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Lyon wrote:This thread might interest you http://www.thisisms.com/ftopicp-57453.html#57453
Terry wrote:Hi Wendigo,
I don't have an exercise routine, but I run my own home and do the yard work and everything else that needs done. I am always mindful now of time. I can still do just about anything I could do pre-MS, but only for a while. Eventually, the "credit card" is depleted. I have to ask myself what is the most important thing to do with my time, because I know that the energy depletes faster. With all that needs done, I just am not of the personality to use the energy stores, say, walking a treadmill, when the yard needs to be mowed. There are many folks here who do have an exercise routine and can help you better. I just wanted to agree that yes, the credit card gets depleted, and yes, I def pay for what I've done later. Sometimes I feel like I'm 100 years old, but a good nights rest helps usually. Sometimes not, and I just have to have a slow day. I do think that in the long run it is better to do as much as you can.
Best of luck to you as you figure this out.
Lyon wrote:The effect of healing/plasticity is one of my strongest interests and the most obvious truism regarding promoting plasticity is that activity owed to enjoyment and necessity are the two greatest aids to successful healing/plasticity. Especially when considering that the alternative might be a regimented exercise program that a person hates and will never follow.Wendigo wrote:I do mowing and yard work also, doing some each day. I have two sons who could do it but it's good exercise, fresh air, sunshine, in the morning not too hot yet, and helps me feel a sense of accomplishment.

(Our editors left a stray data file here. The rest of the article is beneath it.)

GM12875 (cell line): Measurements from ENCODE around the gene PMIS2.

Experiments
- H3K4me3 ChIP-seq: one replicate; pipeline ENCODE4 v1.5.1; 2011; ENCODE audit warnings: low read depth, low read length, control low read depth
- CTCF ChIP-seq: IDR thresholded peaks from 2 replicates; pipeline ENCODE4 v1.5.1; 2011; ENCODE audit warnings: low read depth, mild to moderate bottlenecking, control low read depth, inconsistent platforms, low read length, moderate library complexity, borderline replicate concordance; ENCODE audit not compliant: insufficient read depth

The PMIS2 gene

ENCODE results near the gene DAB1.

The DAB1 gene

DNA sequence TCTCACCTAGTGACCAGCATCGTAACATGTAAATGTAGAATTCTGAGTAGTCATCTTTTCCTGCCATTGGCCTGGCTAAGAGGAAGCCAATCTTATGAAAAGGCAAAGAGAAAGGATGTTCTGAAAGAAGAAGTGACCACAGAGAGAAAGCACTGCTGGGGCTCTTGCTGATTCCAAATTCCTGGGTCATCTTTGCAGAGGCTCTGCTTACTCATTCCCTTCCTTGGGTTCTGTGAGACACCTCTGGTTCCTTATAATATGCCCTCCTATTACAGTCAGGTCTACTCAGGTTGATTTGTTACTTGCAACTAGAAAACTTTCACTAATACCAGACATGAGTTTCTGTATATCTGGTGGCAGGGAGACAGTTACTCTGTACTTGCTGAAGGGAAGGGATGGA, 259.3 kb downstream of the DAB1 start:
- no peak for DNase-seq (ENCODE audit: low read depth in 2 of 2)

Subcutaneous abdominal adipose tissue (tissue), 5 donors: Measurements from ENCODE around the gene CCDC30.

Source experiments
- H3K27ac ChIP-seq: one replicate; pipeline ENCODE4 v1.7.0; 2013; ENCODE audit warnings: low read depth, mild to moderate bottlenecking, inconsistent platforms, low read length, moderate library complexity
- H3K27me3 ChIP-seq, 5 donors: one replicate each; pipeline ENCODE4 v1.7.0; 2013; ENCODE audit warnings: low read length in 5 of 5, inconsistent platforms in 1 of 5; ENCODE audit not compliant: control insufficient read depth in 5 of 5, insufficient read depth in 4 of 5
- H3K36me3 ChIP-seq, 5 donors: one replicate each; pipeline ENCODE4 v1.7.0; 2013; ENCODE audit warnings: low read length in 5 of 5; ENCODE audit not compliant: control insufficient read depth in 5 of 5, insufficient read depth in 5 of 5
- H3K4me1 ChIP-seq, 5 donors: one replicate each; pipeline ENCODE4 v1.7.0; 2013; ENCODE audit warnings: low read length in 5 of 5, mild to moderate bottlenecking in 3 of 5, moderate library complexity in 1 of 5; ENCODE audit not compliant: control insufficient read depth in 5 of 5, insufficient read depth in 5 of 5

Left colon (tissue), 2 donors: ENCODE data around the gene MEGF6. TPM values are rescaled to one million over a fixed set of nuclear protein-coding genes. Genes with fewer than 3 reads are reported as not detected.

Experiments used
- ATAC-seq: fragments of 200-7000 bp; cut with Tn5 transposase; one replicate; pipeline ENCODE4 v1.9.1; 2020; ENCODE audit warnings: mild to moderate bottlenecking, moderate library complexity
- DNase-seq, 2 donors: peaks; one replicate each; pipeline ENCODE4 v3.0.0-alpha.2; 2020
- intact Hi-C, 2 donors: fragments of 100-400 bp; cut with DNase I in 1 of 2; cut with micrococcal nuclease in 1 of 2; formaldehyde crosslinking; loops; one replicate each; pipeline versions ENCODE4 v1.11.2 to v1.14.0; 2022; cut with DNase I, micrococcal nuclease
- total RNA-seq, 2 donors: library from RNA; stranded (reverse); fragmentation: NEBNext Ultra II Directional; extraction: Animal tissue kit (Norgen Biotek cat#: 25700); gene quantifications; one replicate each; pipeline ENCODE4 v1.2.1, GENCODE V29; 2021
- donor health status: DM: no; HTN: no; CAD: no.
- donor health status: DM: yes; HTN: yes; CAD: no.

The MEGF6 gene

In an earlier edit I had goofed up this link and I don't think it was working but you should read this article https://www.msu.edu/~lyonro/exerciseandms.pdf
Lyon wrote:I agree that it was necessary for MS research to change from being led only by what "seemed" sensible to a system like the current peer review process but I think along the way common sense has become something of a "redheaded stepchild" in the world of MS research.Wendigo wrote:My vision took a hit with my first attack in August 2007 and looking at all those patterns improved my vision and memorization of the patterns I believe gave the "memory circuitry" reason to stay connected.
I retain a high regard for common sense and what you're saying may not be provable at this moment but I think is infinitely sensible.
Keep following your senses.
Needled wrote:Hi Wendigo,
My life in a sentence -- It takes me twice as long to do half as much. Then I still usually have to rest afterwards. Knowing that, I have to adjust what I do, which practically never coincides with everything I want to do. It's very frustrating. Regardless, I can still do pretty much everything, but I just know I'm going to pay for it one way or another.
As for exercise, my back is giving me a lot of problems, so that's put a damper on things. But the best exercise for me is walking. I don't necessarily walk straight and sometimes by the end of a walk my legs feel like they weigh 200 lbs each, but it is what it is. And when I can't walk outside, I use a recumbent bike. So I can sit down, watch TV and/or read when I exercise. What a deal!
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